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City Councilman Carl Stokes' proposal last year to cut the city's property-tax rate in half didn't get anywhere, but he's trying again now. And he said he'll likely launch a signature drive to get the measure on the ballot in November if the rest of the City Council remains opposed to the idea.

Scott Calvert has more in this story, the crux of which is that Stokes wants a charter amendment voted up or down by city residents -- whether the council puts it on the ballot or citizens do. He said he would need 10,000 signatures by May 31 if he goes the petition route.

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Like last year, Stokes is pairing the plan to reduce the city's rate from 2.268 percent to 1.1 percent with a proposal to temporarily raise the cap on homeowners' annual increases in property assessments.

The Homestead Property Tax Credit now limits increases on city homeowners to 4 percent a year. Stokes would increase that ceiling to 6 percent, then 8 percent and finally the state maximum of 10 percent, holding it there for five years before dropping it back down to 4 percent. (More on that in a bit.)

Also like last year, Mayor Stephanie Rawlings-Blake's administration is saying this change would not be a good idea. The major sticking point is whether a dramatic drop in the city's rate would bring in enough new residents and businesses to avoid cataclysmic cuts to services. You could see why this possibility might keep officials up at night. (The city's finance department said last year that Baltimore would need more than 500,000 new residents to make up for the revenue loss of a 1.1 percent rate, though some lower-rate proponents contended that this overstated things.)

And in the same category of everything old is new again, the owners of the Tremont Plaza Hotel in Baltimore are planning to bring it mostly full circle. William C. Smith + Co. converted the building from apartments to a hotel in the early 1980s and is now proposing to use it as apartments and long-term-stay suites.

It hasn't been a great few years for hotels, but it's a fabulous time to be an apartment-building owner. The city's "Class A" apartments -- newer, nicer complexes that are largely in and near downtown -- saw rent increases of more than 8 percent last year as vacancies continued to drop, according to real estate research firm Delta Associates.

"Concessions, or 'specials,' … are very low as well," said Grant Montgomery, a vice president at Delta Associates. "They're down to 2.1 percent of your monthly rent. So [because] 8.3 percent would be the equivalent of a month off on a year lease, that's a week off, a free week, or the equivalent thereof on a year-long lease. I think that speaks to the strength of the market too and how tight it is."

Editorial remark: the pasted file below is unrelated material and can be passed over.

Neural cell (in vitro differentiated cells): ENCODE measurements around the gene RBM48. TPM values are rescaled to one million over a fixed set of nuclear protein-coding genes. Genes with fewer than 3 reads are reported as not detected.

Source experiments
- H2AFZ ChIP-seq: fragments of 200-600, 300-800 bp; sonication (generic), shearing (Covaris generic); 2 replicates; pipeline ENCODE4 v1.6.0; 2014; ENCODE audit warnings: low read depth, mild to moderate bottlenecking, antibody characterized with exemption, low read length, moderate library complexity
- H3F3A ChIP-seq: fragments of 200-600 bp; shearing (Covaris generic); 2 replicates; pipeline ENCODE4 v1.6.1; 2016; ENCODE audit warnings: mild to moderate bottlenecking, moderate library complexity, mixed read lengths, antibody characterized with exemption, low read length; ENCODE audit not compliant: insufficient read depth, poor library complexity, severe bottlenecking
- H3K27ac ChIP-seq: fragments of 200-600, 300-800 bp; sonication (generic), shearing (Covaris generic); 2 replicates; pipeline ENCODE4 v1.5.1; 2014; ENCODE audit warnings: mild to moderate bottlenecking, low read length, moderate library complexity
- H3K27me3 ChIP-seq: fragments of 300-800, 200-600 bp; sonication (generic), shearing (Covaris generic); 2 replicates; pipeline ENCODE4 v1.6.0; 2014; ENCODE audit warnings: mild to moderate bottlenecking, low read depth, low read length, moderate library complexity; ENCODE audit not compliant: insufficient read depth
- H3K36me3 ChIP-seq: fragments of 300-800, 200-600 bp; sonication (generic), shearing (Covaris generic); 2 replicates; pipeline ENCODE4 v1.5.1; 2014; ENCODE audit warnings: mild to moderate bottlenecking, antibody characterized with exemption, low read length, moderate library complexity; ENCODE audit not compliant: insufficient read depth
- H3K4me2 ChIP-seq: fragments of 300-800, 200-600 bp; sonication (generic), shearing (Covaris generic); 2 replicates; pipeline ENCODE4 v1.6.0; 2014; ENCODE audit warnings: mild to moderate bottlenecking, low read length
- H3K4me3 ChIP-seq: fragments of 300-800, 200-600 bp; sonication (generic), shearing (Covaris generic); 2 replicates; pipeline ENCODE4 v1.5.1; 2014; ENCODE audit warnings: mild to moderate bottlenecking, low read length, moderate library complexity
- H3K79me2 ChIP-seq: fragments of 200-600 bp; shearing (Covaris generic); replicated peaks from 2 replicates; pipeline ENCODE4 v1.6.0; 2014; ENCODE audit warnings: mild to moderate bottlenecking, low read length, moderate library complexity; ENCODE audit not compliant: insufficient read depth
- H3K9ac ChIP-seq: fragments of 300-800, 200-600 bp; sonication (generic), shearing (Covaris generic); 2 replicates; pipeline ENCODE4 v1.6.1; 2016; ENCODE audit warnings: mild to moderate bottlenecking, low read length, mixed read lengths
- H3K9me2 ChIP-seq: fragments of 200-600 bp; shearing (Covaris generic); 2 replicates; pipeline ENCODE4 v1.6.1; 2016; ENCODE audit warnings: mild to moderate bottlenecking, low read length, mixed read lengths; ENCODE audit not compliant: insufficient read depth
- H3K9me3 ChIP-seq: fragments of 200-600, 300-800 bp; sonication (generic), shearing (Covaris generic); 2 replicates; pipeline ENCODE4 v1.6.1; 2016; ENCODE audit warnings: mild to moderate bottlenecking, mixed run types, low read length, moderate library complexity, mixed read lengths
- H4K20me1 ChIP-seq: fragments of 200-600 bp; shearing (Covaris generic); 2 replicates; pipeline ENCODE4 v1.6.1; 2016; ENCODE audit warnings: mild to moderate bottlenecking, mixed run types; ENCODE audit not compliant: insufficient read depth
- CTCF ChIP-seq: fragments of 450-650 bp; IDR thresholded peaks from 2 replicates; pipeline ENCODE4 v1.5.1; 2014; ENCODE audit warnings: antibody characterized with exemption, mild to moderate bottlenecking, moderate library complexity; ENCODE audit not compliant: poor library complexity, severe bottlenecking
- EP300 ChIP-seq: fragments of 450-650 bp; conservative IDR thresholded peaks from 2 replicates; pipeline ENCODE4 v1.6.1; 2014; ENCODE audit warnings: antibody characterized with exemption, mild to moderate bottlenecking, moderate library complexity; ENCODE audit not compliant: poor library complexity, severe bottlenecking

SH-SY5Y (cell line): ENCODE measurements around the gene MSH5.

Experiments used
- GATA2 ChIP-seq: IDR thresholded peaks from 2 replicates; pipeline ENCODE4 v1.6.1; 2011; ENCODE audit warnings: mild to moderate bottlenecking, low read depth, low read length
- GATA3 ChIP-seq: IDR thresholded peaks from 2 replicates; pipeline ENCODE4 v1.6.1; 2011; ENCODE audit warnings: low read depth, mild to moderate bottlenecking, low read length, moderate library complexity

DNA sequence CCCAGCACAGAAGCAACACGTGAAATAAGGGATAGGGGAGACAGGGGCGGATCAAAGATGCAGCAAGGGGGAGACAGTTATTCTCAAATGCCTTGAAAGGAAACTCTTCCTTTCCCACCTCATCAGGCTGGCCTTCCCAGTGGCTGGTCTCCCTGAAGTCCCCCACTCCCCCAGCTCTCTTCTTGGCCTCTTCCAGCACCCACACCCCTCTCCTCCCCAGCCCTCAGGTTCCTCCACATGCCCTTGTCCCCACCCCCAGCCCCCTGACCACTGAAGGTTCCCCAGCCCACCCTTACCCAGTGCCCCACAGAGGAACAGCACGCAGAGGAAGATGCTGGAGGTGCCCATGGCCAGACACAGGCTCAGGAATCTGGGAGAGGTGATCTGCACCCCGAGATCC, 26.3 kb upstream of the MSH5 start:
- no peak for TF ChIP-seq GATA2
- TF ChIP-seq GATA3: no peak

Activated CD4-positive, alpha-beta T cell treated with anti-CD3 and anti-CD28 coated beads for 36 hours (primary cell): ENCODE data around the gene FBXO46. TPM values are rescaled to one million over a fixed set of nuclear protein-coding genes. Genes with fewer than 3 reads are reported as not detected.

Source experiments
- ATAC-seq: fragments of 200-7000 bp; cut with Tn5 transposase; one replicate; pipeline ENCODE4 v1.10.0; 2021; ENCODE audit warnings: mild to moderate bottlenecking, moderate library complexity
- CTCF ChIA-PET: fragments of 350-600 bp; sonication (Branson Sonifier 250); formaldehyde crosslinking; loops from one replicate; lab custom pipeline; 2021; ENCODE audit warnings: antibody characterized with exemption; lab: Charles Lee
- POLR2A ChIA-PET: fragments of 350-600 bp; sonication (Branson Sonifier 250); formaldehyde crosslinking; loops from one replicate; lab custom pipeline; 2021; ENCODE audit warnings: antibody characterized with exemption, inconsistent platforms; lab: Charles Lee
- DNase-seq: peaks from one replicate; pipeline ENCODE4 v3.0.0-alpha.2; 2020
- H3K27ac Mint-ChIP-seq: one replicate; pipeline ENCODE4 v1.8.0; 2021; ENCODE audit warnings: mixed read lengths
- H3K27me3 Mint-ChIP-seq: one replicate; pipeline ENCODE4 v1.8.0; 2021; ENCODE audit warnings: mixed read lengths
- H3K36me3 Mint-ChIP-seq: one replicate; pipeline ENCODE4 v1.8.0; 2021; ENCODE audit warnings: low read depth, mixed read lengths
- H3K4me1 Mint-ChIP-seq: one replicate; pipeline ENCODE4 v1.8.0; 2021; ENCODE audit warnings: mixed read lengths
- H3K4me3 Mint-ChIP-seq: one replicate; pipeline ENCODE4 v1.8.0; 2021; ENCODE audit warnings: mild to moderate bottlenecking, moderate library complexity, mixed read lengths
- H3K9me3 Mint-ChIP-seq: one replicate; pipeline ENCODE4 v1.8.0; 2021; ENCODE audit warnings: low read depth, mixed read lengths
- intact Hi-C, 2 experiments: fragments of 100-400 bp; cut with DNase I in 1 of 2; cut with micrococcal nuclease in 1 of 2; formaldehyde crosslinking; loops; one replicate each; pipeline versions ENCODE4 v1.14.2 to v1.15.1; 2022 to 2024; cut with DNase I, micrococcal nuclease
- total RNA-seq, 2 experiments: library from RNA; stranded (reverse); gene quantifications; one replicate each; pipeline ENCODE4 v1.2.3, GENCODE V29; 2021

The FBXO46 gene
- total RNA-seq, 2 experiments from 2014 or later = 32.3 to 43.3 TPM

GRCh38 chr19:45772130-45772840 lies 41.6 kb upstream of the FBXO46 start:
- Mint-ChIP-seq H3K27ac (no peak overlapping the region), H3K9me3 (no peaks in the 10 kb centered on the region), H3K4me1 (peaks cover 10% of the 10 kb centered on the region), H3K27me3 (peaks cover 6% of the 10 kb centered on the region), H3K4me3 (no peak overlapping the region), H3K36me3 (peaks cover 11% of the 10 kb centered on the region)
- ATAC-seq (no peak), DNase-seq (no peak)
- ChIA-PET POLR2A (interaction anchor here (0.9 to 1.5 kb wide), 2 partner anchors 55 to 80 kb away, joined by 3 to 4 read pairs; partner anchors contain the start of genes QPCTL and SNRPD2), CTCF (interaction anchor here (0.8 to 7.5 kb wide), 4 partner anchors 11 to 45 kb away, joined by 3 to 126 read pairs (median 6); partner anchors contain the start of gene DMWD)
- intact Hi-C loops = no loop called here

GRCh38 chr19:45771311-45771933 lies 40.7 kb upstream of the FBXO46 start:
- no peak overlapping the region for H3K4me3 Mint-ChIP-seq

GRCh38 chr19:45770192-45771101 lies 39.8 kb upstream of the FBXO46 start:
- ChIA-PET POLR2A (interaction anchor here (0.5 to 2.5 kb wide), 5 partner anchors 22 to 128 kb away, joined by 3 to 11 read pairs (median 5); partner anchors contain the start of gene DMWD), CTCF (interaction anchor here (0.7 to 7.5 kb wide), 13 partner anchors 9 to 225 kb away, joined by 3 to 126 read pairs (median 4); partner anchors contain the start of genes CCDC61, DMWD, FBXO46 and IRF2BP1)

It's harder to track the rest of the rental universe, particularly the individual homes with tenants. But in general the rental market appears to be much stronger for owners than the for-sale market.

OK, back to property taxes: Stokes is firmly in the camp that believes a substantial cut in the rate would ultimately expand the city's tax base, but his proposal to temporarily raise the homestead cap is intended to help the city bridge the gap between "build it" and "they will come."

When he first proposed this last year, I noted that anyone not getting a break (or much of one) from the homestead program -- newer residents and landlords -- would make out the best. People with significant homestead credits would also see reductions, just not as substantial. I calculated that a hypothetical homeowner paying on just $100,000 of her $200,000 assessment, thanks to the homestead credit, would under Stokes' plan have a bill 7 percent lower in 2020 than it is now but a lot less than it would otherwise be under the current system.

I wondered how someone with a really huge credit would do. And Stokes, as it happens, is one of those people -- his homestead credit covers 84 percent of his bill this tax year. So I did the math on his taxes, and yes: He too would fare better under his plan, despite the raised homestead cap, than if things continued on as is.

If the property tax rate drops by at least 15 cents annually before notching to $1.10 per $100 of assessed value by Year Four, the minimum drops specified, Stokes' bill would be lower in each of those years than under the current setup. His first-year drop would be 5 percent, then 8 percent, then 10 percent and -- as the full rate cut kicked in -- 43 percent.

The reductions would moderate for the next few years with the homestead cap at 10 percent, so his 2020 bill would be 32 percent less than he'd pay under the current system.

So Stokes' plan wouldn't appear to raise taxes on long-term owners, despite the temporarily higher homestead cap. The big question is whether it would work out revenue-wise for the city.

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